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Task Force: Impairment Screening Shouldn't Be Routine

The U.S. Preventive Services Task Force has issued a recommendation against routine cognitive-impairment screening for older adults who do not have symptoms.

The task force said there isn’t enough evidence to determine the effectiveness of screening all older adults.

[The evidence] “is insufficient at this time,” said Task Force co-vice chair Al Siu, M.D., M.S.P.H.

Dementia, a form of cognitive impairment, affects up to 5.5 million Americans. The most well-known kind of dementia is Alzheimer’s. Cognitive impairment is not always as severe as dementia; mild cognitive impairment doesn’t interfere with daily activities.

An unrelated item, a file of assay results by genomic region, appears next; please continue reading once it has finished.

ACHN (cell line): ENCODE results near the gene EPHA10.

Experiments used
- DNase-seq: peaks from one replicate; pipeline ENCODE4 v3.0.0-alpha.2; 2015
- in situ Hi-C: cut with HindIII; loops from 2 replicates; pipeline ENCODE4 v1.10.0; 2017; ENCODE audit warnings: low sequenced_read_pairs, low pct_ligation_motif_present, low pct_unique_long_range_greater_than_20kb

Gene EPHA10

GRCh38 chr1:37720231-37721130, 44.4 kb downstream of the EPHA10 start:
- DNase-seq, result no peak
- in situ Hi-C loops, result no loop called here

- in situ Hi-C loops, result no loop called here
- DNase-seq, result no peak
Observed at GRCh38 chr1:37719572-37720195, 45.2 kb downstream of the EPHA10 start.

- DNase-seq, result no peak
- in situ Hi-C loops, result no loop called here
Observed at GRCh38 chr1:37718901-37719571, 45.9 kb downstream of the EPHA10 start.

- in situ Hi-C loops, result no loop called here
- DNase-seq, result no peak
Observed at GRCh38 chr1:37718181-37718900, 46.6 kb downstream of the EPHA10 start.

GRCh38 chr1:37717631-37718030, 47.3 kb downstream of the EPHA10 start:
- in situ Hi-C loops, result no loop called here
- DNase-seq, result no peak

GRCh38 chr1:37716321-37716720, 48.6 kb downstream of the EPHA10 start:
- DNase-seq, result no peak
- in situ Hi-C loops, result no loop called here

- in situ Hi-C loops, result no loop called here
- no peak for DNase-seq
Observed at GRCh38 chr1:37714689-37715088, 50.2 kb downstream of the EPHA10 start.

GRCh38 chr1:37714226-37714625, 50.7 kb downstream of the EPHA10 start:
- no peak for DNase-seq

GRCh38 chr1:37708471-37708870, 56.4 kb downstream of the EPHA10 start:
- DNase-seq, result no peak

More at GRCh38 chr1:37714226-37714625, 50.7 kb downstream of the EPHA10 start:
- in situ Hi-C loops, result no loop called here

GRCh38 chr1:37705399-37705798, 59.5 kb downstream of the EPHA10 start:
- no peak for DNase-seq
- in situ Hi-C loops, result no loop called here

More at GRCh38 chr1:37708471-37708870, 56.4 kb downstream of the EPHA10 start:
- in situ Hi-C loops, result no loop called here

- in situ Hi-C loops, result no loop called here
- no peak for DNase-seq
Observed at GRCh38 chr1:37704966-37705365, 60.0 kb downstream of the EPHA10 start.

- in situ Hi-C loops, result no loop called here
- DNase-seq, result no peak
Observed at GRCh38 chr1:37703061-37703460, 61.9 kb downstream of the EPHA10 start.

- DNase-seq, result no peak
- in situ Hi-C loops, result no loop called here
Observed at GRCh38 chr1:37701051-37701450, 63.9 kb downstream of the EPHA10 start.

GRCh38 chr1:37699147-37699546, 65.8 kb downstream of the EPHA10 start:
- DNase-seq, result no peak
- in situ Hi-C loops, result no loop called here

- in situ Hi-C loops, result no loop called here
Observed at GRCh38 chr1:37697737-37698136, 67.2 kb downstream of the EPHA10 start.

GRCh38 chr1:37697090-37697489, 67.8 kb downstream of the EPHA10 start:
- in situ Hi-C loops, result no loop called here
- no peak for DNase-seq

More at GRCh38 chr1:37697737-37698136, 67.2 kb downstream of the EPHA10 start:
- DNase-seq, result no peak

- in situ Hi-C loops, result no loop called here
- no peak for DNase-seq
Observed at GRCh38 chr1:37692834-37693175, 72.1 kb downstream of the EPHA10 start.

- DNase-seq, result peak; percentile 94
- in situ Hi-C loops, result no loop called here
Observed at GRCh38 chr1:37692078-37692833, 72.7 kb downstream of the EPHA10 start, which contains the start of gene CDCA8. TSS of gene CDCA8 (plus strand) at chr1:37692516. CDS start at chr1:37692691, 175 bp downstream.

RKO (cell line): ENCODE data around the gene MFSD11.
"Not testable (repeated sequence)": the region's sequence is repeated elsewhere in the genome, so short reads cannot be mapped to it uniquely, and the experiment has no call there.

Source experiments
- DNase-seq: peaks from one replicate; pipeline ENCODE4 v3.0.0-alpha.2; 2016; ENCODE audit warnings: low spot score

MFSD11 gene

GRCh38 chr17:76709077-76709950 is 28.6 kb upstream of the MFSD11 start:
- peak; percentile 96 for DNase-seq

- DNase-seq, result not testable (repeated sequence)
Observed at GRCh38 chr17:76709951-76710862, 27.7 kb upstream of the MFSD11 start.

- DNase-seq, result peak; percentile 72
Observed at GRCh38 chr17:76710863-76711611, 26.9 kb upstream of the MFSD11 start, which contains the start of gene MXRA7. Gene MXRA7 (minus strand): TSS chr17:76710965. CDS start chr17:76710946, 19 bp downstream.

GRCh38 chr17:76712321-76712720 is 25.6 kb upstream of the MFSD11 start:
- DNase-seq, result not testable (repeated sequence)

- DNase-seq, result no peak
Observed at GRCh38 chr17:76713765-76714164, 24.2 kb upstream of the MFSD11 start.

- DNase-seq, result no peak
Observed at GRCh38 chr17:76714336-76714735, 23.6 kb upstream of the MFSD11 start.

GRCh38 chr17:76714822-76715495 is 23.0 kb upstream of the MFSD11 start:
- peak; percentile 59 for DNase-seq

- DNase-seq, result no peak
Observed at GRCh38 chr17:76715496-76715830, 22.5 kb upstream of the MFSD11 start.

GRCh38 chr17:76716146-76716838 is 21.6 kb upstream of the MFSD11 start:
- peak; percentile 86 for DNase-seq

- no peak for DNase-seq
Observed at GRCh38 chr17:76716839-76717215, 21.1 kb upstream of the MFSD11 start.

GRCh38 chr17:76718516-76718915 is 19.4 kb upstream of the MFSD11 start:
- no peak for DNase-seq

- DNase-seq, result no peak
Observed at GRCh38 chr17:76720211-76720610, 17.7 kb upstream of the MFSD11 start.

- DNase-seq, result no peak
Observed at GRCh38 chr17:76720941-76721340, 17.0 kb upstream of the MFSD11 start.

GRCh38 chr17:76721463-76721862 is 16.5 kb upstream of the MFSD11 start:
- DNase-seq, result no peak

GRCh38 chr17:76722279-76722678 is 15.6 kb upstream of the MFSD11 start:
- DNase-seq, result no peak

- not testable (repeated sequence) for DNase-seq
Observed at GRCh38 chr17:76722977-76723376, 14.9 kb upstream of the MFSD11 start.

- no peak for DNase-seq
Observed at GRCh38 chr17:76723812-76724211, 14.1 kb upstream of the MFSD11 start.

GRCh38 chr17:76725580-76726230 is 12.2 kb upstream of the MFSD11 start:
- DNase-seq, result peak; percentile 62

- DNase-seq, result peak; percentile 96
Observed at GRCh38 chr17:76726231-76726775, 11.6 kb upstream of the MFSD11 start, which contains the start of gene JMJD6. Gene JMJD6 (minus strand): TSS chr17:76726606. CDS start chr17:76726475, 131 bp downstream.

In issuing its recommendation against routine screening, the task force emphasized that the issue of mild to moderate dementia shouldn’t be ignored. “Clinicians should remain alert to early signs or symptoms of cognitive impairment and evaluate as appropriate,” Siu said.

 “More research is needed on how detection of mild to moderate dementia can help older adults, their families, and their doctors make decisions about health care and plan for the future,” added Task Force member Douglas K. Owens, M.D., M.S. “While the evidence on the effectiveness of preventive screening for cognitive impairment is unclear, the Task Force has published recommendations related to several of the risk factors for cognitive impairment, including counseling on tobacco cessation, alcohol use, healthful diet, physical activity, and falls prevention, as well as screening for high cholesterol, hypertension, and depression.”

The final recommendation, published in the journal Annals of Internal Medicine, is available in full at www.uspreventiveservicestaskforce.org.

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